As I mentioned in the first post this year, one of my intentions for 2019 was to do exactly this – create this site for you, for me, for the greater Uncurated Mama community. And one of my other intentions over the last few years has been to get myself balanced and healthy, which seems to be a goal of most moms I know, yet so elusive to so many. But while some people get their balance through meditation, therapy, or church, I got there through giving birth to my second daughter.
Stay with me, it’ll make sense in a minute.
When my oldest daughter was eight months old, I got pregnant with my second. To say it was a surprise would be a lie, since Ian and I knew full well that we were playing with fire and no birth control. But for someone who was in year two of marriage and month eight of parenthood, I was a bit stunned. Cut to: nine months later and I now had a toddler and a newborn, a full-time job, and a cluttered mind of responsibilities. I also had friends, though I rarely saw or even talked to them, and oftentimes felt as though I was barely treading water to keep up with my life. At the same time, within two months of having my daughter, I’d gotten pneumonia and the flu. Six months later, I’d also had two sinus infections, been on three business trips, and was perpetually about one or two hours away from ever being fully rested. I was the opposite of balanced and healthy, and I was turning 40 years old. It was time to get my shit together.
During this boot camp through motherhood, I also noticed that stress had become this weird badge of honor to prove to other adults how busy, important, and/or successful we all were. It’s like Stress Thunderdome: who can be the most stressed and still be standing at the end of the day. Parents, it seems, are black belts in Stress Thunderdome. Partly because it’s the nature of the beast, but also because we think that’s just how it’s supposed to be if we’re doing it right. But mamas - if I can evangelize to you for just one minute – please, whatever you do, do not become a competitor in Stress Thunderdome. Do not believe that the busier you or your kids are, the better parent or adult it makes you. If anything, it just makes us sleepy, grumpy zombies who wish all of the other sleepy, grumpy zombies around us would cut it out so we could just exhale for a minute.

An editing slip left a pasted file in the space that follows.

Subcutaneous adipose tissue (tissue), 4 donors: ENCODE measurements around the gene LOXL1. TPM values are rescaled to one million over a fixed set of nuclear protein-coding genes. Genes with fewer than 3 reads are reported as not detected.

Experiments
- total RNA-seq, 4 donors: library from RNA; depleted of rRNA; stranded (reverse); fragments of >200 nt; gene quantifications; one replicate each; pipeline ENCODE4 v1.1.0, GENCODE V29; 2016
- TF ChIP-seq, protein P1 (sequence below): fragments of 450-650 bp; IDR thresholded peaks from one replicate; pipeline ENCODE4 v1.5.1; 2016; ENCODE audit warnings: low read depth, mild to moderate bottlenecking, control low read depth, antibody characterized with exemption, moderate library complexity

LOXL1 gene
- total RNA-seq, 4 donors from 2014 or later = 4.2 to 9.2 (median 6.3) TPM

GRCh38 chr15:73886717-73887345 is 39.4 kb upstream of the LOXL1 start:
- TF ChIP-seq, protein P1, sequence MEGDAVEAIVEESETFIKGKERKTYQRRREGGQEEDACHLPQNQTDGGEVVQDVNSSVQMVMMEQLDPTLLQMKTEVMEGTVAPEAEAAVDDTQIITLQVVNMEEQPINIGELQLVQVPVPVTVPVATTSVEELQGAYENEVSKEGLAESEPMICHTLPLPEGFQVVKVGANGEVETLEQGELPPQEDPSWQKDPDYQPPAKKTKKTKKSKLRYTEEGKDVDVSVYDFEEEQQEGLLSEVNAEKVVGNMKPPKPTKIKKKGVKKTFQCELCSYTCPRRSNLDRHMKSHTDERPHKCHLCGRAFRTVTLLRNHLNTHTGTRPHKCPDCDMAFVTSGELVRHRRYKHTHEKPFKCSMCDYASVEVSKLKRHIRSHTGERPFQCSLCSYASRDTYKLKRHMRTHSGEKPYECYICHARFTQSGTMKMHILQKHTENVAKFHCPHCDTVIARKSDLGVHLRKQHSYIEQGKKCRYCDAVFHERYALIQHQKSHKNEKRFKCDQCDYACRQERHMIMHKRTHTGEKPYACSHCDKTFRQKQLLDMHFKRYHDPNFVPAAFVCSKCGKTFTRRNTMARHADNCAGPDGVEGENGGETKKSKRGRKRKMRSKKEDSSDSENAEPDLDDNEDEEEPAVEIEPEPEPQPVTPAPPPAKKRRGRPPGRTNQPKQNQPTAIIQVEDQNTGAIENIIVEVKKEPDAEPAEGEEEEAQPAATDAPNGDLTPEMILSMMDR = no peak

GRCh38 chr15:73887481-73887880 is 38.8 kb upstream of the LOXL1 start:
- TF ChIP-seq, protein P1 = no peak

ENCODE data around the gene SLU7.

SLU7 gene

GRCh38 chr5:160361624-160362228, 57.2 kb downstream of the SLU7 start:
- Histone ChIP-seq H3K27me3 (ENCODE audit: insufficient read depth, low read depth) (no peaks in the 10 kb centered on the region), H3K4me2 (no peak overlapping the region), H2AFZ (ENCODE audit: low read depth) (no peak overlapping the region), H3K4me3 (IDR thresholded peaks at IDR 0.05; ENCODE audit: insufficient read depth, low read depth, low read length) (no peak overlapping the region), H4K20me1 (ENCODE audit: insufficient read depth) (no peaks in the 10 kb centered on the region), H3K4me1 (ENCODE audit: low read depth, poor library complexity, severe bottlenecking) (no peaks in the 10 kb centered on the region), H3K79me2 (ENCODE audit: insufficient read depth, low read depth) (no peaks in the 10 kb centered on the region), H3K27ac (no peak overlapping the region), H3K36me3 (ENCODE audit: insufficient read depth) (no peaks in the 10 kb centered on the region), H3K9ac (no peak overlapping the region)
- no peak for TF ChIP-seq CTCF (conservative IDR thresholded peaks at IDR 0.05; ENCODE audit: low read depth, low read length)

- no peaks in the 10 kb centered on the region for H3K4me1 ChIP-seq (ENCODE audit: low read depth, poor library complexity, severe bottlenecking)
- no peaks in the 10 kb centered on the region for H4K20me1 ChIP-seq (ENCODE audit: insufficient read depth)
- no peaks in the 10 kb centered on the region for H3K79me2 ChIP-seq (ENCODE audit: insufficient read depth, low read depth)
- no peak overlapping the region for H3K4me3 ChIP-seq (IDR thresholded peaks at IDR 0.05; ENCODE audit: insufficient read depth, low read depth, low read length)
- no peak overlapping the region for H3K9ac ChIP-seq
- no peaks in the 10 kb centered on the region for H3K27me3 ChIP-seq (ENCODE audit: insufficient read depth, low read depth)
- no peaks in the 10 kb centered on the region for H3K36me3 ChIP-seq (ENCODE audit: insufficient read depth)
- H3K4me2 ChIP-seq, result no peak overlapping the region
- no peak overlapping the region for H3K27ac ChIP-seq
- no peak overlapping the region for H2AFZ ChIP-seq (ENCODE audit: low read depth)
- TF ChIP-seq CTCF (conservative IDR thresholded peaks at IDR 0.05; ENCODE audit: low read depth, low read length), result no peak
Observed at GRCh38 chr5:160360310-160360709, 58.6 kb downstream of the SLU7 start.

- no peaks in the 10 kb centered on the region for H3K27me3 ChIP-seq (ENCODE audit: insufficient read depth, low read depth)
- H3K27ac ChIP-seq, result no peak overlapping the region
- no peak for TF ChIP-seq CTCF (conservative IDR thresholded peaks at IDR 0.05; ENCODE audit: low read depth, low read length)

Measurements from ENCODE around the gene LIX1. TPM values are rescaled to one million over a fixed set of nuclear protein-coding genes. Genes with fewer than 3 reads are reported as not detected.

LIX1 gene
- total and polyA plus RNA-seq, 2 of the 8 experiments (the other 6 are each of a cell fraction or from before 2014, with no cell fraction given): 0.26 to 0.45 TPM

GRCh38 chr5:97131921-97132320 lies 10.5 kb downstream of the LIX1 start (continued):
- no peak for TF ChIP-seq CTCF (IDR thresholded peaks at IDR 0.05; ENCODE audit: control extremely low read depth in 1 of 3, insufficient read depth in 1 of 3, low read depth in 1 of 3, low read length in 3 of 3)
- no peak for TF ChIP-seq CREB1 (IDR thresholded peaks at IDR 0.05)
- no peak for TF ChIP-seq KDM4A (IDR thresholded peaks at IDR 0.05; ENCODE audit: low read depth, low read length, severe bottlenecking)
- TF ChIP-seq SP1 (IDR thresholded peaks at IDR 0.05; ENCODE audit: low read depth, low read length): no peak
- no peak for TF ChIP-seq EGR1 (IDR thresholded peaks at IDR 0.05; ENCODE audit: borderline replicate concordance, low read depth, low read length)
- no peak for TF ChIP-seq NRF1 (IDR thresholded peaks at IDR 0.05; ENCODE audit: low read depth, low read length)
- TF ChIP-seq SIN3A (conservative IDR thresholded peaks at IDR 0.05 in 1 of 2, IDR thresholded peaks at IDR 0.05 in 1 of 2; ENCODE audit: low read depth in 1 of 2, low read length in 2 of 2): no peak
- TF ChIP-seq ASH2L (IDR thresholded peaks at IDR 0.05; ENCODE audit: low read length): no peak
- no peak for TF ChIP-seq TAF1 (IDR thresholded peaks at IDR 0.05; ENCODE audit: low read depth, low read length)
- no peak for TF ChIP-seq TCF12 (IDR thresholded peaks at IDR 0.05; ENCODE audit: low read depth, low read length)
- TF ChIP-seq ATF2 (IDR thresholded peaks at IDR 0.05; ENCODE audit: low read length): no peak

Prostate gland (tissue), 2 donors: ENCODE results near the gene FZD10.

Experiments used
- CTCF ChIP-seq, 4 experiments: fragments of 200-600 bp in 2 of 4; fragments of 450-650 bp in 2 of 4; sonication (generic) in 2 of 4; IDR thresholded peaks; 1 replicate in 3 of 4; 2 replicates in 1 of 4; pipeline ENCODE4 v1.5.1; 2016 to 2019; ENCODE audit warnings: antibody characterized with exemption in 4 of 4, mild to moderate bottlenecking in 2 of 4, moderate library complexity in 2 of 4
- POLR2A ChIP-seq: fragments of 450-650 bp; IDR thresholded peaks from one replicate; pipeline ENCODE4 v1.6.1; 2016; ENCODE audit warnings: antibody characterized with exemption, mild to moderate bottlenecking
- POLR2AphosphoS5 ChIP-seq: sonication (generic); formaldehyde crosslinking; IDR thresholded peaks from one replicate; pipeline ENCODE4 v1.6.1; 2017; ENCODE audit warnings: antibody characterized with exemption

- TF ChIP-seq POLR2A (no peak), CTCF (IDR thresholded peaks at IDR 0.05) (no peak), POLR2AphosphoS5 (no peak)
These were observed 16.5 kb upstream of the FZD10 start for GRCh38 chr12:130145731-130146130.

Now don’t get me wrong, I was the reigning champion of Stress Thunderdome for nearly two decades. I’ve spent most of my adult life over-booking the calendar and trying to be all things to all people. What’s funny is that I’d also be legitimately surprised when my annual sinus infection would knock me down so hard on my ass that I’d miss multiple days of work and literally sleep for 14 hours straight. Fall hard; take antibiotics; sleep; repeat. That was my genius success plan for life.
So like I said, what finally slowed this cycle for me was having my youngest daughter. I couldn’t afford to be out of commission for multiple days with two kids under two, nor did I like the fact that I’d spent the greater part of twenty years being able to predict when my lifestyle would literally make me sick. Somehow, being more tired than I’d ever been - with more responsibilities, juggling more balls in the air, and less time to myself - is what brought me a few steps closer to this intangible balance I kept hearing about.
Look, you’re reading this from someone who is a self-proclaimed Uncurated Mama – something I would have almost certainly considered a failure a few years ago. To admit that I didn’t have it all together, didn’t know what I was doing more often than not, or was so tired I could cry sometimes, was too high a bar to clear. But participating less in the Stress Thunderdome I’d been a part of for decades led me towards more contentment, comfort, and confidence than I’d honestly ever had. Which is ironic, since I have far more wrinkles and stretch marks and far fewer quiet moments and “me time.”
To be fair, I’m still a fairly busy person who still doesn’t talk to or see my friends as much as I’d like to think they’re all seeing each other. And I tend to thrive on being a little busier than not. It’s also probably why I’m the Uncurated Mama before you, with laundry on the kitchen table, dried corn on the floor, and a sock in my coat pocket that I found as I was riding up the elevator with a co-worker today. But understanding that my capacity and threshold for stress didn’t match my immune system or emotional well-being meant that I had to take just a few steps back to assess what might have to go. And since it apparently can’t be the kids or husband, I’d need to start figuring out what I might be doing to cause some of this. So, what might it be?